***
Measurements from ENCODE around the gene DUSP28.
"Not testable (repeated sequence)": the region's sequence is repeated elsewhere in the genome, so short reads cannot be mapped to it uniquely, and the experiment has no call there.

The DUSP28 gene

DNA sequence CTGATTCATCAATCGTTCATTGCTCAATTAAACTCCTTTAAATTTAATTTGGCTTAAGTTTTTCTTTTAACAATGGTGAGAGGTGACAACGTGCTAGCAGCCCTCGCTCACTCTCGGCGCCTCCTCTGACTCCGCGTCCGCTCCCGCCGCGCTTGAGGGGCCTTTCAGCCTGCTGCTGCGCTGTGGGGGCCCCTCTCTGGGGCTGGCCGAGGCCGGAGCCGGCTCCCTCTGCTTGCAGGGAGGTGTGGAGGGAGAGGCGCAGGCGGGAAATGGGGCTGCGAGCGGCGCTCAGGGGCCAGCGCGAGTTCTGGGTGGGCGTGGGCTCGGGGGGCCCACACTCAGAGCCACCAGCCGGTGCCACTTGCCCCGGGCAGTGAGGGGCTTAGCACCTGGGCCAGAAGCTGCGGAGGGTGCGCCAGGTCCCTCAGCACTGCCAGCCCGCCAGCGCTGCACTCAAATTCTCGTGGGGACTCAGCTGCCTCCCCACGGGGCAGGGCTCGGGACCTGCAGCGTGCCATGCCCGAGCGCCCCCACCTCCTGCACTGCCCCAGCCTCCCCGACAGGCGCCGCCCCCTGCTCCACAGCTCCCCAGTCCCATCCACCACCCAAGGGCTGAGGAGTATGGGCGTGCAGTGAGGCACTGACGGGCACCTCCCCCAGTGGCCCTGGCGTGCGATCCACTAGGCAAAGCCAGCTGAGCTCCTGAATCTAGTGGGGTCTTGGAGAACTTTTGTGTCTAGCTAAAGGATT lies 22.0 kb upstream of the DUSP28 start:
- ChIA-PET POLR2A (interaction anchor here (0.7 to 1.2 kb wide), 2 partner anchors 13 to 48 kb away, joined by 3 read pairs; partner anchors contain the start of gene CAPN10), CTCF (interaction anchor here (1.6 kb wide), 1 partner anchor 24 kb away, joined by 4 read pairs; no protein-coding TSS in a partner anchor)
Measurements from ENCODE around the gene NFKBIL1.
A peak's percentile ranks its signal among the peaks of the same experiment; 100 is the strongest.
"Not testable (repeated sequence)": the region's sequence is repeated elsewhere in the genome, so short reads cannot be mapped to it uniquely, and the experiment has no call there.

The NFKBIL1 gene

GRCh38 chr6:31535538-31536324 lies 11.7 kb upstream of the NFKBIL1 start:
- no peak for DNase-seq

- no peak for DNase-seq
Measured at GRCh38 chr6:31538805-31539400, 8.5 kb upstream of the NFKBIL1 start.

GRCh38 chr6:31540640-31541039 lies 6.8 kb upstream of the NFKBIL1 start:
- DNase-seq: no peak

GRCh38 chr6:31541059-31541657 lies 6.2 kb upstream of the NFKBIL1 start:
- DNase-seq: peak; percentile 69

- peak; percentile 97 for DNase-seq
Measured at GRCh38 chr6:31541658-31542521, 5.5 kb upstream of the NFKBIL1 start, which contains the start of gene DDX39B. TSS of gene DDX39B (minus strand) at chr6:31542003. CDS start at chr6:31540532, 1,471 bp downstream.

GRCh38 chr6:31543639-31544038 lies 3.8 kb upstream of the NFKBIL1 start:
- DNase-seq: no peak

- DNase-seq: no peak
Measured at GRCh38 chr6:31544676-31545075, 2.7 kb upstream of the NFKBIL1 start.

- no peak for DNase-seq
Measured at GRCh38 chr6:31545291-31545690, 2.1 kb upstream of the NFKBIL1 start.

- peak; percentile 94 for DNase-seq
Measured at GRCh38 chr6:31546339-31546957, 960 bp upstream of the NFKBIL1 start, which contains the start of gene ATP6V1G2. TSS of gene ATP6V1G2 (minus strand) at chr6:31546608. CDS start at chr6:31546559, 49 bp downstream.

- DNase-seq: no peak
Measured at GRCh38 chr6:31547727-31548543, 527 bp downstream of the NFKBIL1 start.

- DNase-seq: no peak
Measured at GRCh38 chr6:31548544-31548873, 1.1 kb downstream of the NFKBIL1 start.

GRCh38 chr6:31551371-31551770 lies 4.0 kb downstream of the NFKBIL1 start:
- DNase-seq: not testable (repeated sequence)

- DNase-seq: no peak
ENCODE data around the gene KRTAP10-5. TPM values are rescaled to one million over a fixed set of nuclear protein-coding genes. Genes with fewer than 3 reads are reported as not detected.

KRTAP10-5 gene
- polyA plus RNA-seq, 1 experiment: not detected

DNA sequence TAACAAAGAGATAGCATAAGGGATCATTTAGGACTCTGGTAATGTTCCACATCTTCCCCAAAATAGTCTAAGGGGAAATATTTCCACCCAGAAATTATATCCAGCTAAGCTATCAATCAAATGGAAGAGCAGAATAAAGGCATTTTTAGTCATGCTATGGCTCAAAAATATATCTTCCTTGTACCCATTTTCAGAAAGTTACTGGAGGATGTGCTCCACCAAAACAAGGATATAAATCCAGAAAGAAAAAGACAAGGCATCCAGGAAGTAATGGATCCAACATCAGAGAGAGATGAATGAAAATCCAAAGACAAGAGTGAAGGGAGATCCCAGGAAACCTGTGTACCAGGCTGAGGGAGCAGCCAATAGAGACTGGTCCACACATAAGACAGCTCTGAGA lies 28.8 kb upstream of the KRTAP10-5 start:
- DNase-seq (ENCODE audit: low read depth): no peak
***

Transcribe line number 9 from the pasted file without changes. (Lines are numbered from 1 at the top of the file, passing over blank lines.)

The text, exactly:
The NFKBIL1 gene